Frenchman wins the ‘legal right to be boring at work’ after being mocked by his colleagues for not wanting to head out to the pub after clocking off
- A Frenchman has won £2,574 after being fired for not being ‘fun’ enough at work
- The company decided to fire him in 2015 after accusing him of being boring
- The firm asked employees to share beds and consume large amounts of alcohol
- But the Paris’ Court of Cassation decided the man had a right not to party
A Frenchman has won the legal right to be boring at work, after a court in Paris ruled his employer was wrong to fire him for not going out with colleagues enough.
Cubik Partners, a management consultancy, says it uses a ‘fun’ approach to its team building — encouraging staff to head straight to the pub after work.
But Mr T, whose real name was not disclosed, didn’t want to take part in the team-building exercises.
He said he was entitled to ‘critical behaviour and to refuse company policy based on incitement to partake in various excesses’.
The company decided to fire him in 2015 for ‘professional inadequacy’, accusing the employee of being boring, according to The Daily Telegraph.
Cubik Partners also argued that Mr T was a poor listener and difficult to work with.
A Frenchman has won the right to be boring at work, after a court in Paris ruled his employer was wrong to fire him for not being fun enough. The management consultancy, says it uses a ‘fun’ approach to its team building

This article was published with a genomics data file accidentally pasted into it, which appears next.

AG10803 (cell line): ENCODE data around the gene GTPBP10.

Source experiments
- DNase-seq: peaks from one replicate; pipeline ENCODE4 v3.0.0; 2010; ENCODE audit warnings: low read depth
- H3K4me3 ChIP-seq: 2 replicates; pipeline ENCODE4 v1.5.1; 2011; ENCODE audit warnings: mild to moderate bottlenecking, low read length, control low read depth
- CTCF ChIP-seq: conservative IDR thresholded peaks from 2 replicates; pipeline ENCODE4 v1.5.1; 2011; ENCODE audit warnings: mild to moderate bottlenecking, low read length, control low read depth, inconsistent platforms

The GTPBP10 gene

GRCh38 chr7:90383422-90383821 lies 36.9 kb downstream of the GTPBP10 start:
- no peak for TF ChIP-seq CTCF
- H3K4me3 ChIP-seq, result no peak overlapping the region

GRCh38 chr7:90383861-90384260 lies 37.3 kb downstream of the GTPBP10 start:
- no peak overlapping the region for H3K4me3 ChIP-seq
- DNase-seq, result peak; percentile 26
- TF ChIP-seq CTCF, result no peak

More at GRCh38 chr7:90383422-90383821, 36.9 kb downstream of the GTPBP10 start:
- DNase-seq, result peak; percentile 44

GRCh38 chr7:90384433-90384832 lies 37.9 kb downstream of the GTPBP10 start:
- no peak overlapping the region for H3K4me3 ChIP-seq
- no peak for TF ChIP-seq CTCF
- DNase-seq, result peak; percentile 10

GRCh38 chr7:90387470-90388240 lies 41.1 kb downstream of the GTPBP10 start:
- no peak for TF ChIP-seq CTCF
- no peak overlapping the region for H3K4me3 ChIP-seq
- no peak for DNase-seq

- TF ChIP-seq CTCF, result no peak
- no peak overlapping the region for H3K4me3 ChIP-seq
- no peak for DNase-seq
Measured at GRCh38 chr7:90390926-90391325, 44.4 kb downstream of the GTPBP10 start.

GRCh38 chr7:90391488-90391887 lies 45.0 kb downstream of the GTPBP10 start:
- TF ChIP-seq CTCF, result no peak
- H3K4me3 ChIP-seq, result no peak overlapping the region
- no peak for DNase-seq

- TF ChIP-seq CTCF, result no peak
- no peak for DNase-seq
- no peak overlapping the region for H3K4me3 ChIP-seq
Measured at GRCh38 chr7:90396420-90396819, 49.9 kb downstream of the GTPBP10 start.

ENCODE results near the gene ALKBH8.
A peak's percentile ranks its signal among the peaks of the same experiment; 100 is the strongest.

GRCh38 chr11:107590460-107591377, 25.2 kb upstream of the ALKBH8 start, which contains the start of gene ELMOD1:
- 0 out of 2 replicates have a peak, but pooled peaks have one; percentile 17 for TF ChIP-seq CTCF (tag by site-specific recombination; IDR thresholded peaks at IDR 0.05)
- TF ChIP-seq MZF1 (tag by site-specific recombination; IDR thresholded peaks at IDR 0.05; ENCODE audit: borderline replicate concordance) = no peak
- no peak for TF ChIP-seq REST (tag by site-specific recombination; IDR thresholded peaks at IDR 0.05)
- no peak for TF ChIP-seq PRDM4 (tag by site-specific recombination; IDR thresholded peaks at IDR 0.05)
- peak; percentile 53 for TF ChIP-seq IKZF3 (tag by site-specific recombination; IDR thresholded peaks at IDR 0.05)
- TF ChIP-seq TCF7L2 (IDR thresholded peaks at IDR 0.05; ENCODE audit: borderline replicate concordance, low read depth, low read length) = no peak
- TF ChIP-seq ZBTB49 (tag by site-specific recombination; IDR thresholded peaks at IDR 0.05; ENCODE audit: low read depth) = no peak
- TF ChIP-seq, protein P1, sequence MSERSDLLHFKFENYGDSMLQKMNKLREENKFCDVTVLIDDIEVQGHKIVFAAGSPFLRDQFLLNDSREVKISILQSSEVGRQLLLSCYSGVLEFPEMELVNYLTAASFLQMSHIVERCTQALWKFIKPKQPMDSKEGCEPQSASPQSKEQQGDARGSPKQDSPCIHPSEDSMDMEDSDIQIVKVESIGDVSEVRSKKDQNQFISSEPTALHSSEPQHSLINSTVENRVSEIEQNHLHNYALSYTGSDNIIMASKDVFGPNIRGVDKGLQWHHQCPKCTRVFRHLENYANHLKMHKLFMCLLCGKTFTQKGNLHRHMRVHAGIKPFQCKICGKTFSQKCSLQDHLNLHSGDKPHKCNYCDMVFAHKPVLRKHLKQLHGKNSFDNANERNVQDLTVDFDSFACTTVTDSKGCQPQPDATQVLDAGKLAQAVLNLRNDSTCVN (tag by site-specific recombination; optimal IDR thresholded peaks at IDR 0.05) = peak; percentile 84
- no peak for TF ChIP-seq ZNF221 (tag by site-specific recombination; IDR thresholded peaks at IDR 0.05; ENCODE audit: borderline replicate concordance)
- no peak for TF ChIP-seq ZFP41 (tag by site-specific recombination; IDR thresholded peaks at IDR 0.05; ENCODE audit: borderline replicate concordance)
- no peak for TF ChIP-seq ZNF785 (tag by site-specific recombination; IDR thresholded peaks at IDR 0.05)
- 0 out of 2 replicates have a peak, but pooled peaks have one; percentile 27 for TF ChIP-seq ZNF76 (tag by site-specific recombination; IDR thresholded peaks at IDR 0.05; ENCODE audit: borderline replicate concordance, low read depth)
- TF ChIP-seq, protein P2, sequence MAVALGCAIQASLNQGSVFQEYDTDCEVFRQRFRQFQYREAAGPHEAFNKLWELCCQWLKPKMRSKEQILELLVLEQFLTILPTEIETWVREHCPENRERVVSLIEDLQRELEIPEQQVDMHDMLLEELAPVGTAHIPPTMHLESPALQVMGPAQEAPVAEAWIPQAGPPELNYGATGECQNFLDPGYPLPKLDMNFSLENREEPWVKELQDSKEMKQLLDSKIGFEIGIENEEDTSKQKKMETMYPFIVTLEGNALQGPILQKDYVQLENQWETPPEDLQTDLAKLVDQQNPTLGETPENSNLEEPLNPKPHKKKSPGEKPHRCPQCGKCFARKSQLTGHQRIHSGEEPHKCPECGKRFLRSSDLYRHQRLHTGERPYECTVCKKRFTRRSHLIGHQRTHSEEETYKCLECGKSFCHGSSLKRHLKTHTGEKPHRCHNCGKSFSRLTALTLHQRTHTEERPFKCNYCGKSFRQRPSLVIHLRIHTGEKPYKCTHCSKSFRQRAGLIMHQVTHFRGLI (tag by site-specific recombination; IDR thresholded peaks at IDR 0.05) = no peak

But in a ruling made last week and revealed Thursday, Paris’ Court of Cassation decided the man had a right to refuse to party — ordering Cubik Partners to pay out £2,574 to the former employee.
The company wasn’t allowed to make him ‘forcibly participate in seminars and end-of-week drinks frequently ending up in excessive alcohol intake, encouraged by associates who made very large quantities of alcohol available’, the court said.
The ‘fun’ events sometimes included sharing a bed with colleagues alongside the excessive drinking.
Cubik Partners, a Parisian management consultancy and training company that promises to ‘make management more humanist again while durably improving performance’, fired the employee in 2015 and accused him of being boring. The firm’s office is pictured
He had a fundamental right to dignity and respect of private life, said the court, adding that the employee was expressing his freedom of expression by not taking part.
The court went further, adding that the company engaged in ‘humiliating and intrusive practices regarding privacy such as simulated sexual acts, the obligation to share a bed with a colleague during seminars, the use of nicknames to designate people and hanging up deformed and made-up photos in offices’.
Mr T has demanded another £395,630 in damages, which the court is set to examine in a follow-up hearing.